“Find out who you are and do it on purpose.”
It is coming up on a year since I submitted my PhD. I can barely believe it. Have you ever had one of those years where you do so many things that it feels simultaneously like the longest year of your life and over in a flash? Since October of last year, I’ve defended successfully, moved house, started lecturing, stopped lecturing, and got an alt-academic job that I love in an unexpected field. So I guess I’m not an academic any more. Or, not in the traditional sense, anyway. The next time I set foot in the university will be to clear out my locker, a task which I should have done months ago.
This is a lot for me to grapple with. Academia is a huge part of my identity. It has been the bulk of my time for a decade. Who am I, if not burdened with books? I got a clearer sense of the answer this week at The Book as Cure, an IES conference where I gave a paper, not as a researcher, but as a practitioner. (I’ll write more about this excellent conference when I’ve had time to percolate the dozens of ideas that sparked off during it.)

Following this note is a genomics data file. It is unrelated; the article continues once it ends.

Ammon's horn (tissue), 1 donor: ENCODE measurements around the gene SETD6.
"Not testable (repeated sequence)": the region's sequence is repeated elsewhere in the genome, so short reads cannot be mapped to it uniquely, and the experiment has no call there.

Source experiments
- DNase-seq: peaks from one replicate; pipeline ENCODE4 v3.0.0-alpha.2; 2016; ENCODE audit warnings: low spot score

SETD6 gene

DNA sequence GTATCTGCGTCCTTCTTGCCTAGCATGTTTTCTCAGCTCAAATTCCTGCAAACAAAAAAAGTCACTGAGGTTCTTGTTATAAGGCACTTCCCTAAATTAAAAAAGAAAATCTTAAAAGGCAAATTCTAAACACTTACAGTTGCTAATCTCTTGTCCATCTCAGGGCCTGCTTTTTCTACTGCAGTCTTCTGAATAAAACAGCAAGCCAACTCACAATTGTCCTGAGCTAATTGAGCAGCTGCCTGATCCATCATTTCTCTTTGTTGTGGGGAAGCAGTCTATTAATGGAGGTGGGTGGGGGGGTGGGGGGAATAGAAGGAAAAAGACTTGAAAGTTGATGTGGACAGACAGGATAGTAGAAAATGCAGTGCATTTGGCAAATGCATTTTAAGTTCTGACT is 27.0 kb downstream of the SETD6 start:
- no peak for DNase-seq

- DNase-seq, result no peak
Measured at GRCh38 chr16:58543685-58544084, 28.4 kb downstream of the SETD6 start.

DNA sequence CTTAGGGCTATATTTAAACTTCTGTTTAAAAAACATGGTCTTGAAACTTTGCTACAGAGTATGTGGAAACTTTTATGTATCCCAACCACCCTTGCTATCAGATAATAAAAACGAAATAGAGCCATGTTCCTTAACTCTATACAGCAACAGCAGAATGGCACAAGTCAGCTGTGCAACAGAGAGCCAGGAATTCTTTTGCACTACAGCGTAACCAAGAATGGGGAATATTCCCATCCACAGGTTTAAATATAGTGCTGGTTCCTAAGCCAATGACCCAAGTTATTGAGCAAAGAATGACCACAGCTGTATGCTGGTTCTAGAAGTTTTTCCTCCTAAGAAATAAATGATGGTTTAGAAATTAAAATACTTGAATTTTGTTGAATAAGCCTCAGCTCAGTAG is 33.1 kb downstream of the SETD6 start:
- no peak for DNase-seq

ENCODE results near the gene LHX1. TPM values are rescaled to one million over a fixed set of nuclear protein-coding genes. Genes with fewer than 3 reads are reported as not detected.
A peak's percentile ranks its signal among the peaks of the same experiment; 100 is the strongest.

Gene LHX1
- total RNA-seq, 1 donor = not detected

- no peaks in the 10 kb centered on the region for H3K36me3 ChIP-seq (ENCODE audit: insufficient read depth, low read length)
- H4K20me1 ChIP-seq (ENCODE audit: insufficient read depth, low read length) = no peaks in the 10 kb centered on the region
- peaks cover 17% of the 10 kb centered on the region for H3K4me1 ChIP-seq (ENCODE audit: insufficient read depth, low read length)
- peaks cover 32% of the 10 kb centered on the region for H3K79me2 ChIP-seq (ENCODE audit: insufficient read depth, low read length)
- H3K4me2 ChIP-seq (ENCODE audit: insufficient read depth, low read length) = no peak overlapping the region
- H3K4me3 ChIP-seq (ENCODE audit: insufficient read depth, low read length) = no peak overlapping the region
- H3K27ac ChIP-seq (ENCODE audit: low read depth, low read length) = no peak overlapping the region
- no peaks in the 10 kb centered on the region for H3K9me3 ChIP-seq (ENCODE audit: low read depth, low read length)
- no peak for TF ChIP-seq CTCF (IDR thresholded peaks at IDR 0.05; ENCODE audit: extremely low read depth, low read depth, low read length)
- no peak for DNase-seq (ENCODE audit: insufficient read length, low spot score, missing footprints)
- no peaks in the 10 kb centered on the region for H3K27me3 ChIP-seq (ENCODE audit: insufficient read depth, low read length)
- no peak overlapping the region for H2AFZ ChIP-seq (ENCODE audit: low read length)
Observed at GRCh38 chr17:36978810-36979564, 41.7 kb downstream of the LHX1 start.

I’ve been working in bibliotherapy, an emerging field which posits that books and reading may have curative properties for those in need of a boost in resilience, empathy, and mental wellbeing. I love it. I’m being paid to do a form of community work where my expertise is an asset. It’s a dream job, and I’ve been surprised by it because I had previously been thinking about post-PhD work in a very rigid and limited sense. You’ve got to work in a university, right? Even though universities are hotbeds of exploitation, anxiety, and competitiveness, it’s just the only way one put a humanities research degree to use. Once I stopped thinking about using my in this way, the whole world blew open. I’ve been lucky to find the work that I’ve found, and on my own doorstep, but the thing that helped me lean into that luck was just accepting in the first place that there might be another way. This has been a really interesting change in perspective for me; I’ve always been very invested in making sure research didn’t live exclusively in universities, but I’ve had very little realistic opportunity to do so. As it was, I found myself listening to several absolutely fascinating papers yesterday, firing up my research synapses, but ultimately concluding that it was all a bit… well… academic. It’s all well and good to say that we can do something, but it’s a different thing entirely to actually do it. I’m not denigrating the excellent work academics do in theorising new ways of doing things – but the academy as a whole needs to improve links with practitioners, particularly in the humanities, in order for these theories to mean anything. I applaud IEA and the Open University for arranging an event that brought arts researchers and practitioners together, and I had fascinating and rewarding discussions last week that helped me link with people who I know can give my work a solid research foundation (and vice versa!). Let’s create more opportunities like this, and deconstruct academia’s ivory-tower approach to knowledge.